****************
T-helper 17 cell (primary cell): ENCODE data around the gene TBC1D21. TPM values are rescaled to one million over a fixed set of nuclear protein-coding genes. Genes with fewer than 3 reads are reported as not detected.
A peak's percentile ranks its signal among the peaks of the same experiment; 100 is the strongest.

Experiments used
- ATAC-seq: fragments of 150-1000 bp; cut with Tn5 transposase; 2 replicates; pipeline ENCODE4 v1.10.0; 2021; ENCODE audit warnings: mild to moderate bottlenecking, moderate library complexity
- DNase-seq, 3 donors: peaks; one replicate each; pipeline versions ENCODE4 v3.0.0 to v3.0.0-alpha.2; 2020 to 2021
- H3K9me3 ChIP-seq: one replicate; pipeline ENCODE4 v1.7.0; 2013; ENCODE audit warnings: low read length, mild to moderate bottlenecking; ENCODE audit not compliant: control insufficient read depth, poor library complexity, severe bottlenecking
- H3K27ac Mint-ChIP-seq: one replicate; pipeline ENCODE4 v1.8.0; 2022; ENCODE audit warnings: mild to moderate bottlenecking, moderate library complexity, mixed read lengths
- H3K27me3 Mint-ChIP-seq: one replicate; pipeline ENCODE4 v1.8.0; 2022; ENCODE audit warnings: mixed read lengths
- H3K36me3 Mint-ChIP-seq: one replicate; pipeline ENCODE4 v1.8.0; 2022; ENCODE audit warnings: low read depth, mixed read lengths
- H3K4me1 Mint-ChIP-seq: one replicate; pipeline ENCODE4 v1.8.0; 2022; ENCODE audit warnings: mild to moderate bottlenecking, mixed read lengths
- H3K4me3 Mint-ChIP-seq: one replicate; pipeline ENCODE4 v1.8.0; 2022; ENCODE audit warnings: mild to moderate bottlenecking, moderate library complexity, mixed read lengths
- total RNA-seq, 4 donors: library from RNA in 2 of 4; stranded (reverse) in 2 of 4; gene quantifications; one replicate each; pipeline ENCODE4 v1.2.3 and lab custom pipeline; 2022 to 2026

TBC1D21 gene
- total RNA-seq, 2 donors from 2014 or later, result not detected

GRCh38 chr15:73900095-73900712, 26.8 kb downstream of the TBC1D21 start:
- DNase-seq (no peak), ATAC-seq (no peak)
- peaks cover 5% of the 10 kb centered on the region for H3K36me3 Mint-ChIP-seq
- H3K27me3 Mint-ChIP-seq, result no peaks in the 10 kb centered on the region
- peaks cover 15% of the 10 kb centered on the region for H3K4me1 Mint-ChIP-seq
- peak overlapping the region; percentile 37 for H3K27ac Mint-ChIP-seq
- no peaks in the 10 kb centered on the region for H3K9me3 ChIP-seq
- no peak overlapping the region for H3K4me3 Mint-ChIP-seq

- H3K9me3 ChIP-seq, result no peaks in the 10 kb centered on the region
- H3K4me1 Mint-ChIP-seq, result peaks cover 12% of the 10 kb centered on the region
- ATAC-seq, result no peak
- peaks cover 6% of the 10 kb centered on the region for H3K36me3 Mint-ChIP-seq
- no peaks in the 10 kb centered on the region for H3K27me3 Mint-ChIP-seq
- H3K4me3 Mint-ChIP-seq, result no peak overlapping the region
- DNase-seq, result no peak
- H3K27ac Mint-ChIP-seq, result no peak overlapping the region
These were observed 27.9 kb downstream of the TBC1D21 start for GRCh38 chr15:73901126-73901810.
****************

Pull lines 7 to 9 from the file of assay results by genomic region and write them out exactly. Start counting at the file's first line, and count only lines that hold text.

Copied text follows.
- H3K27ac Mint-ChIP-seq: one replicate; pipeline ENCODE4 v1.8.0; 2022; ENCODE audit warnings: mild to moderate bottlenecking, moderate library complexity, mixed read lengths
- H3K27me3 Mint-ChIP-seq: one replicate; pipeline ENCODE4 v1.8.0; 2022; ENCODE audit warnings: mixed read lengths
- H3K36me3 Mint-ChIP-seq: one replicate; pipeline ENCODE4 v1.8.0; 2022; ENCODE audit warnings: low read depth, mixed read lengths